Thursday, February 10, 2011

Don't Operate, but Don't Worry (Much)

My 1st visit with the neurosurgeon!

My father flies up to join me from Southern California.  We have a nice time with lunch and the drive up to UCSF.  This is a nerve racking experience and I am very anxious, it is comforting to have such good company and to help provide input during the surgical consult.  Since this was a rush appointment and we are being squeezed in, we are told that wait will be some time.  The view from the waiting room is amazing and a lovely way to ease into what is an otherwise nerve-wracking consultation.  Points for ambiance!
view from UCSF

There is some good news here, and its all in the silver lining.

Normally it would be suggested to do the surgery immediately, however my cavernous malformation is covered by 1-2mm of healthy brain tissue, and it is 10-15% likely that I will have a permanent neurological deficit by the time the surgery is done and potentially long postoperative recovery.  He would be willing to operate and the choice is mine whether I can live with this thing in my head, but it is not a good amount of risk to take.

Because of the location of my angioma, even when they do normal mapping of the brain tissue to figure out what to cut through to gain access, there is much risk since the location is close to things like:
  •  Sympathetic system, vagus nerve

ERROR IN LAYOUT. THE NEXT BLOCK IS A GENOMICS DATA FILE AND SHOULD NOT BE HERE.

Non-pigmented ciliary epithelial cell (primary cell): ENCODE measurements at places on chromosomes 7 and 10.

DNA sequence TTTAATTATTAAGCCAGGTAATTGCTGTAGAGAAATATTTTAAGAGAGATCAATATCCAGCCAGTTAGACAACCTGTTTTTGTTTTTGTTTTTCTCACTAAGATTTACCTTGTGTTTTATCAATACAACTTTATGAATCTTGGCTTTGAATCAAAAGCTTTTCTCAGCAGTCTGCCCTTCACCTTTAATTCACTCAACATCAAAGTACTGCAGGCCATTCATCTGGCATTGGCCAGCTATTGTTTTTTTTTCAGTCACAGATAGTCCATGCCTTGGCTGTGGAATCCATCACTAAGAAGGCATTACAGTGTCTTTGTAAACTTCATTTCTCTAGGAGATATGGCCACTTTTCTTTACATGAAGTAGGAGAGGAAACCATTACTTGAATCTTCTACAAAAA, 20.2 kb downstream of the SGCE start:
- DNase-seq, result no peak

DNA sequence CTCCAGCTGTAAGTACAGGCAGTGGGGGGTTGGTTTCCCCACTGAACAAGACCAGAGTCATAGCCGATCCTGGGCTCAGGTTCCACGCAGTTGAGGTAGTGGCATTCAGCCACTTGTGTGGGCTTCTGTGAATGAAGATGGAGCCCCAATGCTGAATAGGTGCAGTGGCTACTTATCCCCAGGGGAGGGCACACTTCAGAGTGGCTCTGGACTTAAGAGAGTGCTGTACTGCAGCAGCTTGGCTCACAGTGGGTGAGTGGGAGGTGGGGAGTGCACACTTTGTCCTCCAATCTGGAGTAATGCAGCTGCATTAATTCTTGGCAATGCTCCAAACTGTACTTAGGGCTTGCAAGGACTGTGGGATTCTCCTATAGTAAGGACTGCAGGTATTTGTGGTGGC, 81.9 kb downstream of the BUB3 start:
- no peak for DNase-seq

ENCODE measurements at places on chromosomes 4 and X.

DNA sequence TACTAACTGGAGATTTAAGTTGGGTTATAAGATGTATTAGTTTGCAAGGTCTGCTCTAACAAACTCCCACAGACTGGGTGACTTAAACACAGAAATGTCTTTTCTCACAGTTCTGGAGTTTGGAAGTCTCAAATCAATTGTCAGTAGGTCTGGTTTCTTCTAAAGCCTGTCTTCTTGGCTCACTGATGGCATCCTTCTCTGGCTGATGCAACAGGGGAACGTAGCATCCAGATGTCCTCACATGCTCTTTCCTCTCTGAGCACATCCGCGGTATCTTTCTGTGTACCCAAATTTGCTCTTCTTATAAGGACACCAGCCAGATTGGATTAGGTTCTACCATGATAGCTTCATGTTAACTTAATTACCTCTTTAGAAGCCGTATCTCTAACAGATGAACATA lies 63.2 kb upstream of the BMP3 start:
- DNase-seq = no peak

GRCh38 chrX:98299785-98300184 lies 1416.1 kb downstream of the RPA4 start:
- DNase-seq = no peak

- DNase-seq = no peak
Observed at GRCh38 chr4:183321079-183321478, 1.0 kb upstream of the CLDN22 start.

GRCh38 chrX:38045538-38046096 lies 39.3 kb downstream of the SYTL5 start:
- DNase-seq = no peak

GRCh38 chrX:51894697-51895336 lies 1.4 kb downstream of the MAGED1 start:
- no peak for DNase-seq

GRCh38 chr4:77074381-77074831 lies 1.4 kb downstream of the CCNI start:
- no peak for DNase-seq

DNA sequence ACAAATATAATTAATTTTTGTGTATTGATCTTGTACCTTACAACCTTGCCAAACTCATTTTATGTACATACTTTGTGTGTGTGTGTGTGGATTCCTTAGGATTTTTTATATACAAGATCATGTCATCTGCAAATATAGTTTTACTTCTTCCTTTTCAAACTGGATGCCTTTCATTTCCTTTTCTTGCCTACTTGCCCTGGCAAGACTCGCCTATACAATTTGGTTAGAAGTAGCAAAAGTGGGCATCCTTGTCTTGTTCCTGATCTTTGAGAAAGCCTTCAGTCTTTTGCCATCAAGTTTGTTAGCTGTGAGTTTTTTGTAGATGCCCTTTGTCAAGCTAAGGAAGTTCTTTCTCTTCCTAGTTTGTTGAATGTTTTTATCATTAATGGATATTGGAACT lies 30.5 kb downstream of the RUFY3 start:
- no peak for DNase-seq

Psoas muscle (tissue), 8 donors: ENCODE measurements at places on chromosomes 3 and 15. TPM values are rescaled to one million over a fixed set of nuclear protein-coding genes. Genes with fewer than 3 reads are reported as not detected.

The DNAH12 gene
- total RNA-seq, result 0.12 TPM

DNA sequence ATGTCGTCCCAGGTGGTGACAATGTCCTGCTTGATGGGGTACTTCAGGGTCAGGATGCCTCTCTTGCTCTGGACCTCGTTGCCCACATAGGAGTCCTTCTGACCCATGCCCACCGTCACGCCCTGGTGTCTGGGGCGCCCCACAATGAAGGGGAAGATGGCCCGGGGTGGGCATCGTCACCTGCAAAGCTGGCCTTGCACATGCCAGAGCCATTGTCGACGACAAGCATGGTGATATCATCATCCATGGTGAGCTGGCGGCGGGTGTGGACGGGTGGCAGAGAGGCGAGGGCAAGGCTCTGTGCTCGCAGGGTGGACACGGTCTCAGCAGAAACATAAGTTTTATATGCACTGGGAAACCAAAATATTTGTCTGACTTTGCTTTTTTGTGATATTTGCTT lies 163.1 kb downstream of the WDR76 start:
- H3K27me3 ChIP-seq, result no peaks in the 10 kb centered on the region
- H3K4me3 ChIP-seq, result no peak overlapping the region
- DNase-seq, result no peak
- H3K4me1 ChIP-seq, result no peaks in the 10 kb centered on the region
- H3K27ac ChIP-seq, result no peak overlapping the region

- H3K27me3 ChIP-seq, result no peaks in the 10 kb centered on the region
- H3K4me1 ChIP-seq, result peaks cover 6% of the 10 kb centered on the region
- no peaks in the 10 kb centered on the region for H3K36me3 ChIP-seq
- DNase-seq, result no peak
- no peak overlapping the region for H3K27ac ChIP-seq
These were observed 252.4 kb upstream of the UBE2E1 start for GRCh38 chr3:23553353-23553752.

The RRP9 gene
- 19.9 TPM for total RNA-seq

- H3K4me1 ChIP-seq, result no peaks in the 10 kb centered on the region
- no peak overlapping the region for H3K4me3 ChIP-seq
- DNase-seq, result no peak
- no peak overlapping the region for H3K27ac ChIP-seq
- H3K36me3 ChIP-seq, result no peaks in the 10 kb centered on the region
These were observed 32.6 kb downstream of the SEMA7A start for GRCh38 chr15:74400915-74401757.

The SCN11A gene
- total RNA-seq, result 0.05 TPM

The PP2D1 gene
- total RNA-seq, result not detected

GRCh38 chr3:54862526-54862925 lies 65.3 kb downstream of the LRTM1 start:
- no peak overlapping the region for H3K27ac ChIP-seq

•  hypoglossal, nerve for tongue
  •  cranial nerve
  •  sensory nerves
  •  motor tracts
Is this the same thing as saying its inoperable?  No!  But its an assessment of risk, and not a good one.

The recommended approach is to wait for another bleed, hope that the new one ruptures past the healthy brain tissue so there is direct access.  So we go into conservative management mode...

So what are the risks presented with going the conservative approach?

see the silver lining?
Quite good apparently! Instead of the 20-30% annual chance of a new significant bleed as some literature suggests, the doctor suggests its more likely in my case up to a 5% annual chance recurrence and only 1/10th of these those with bad outcomes.  What is a bad outcome... apparently a patient earlier had had a bad bleed and ended up in a coma and was recovering from a surgery which revived that person.  This is an amazing shift of 5 time better odds than what I had been thinking so I'll take it!

Further when discussing what can be done to prevent another bleed I am told:
"nothing you can do to make it bleed, nothing you can do to prevent it"
Not only are the risks downplayed but there is a new lease on life here and a strong sense of fatalism.  I need to just go live it, and hope and pray for the best!

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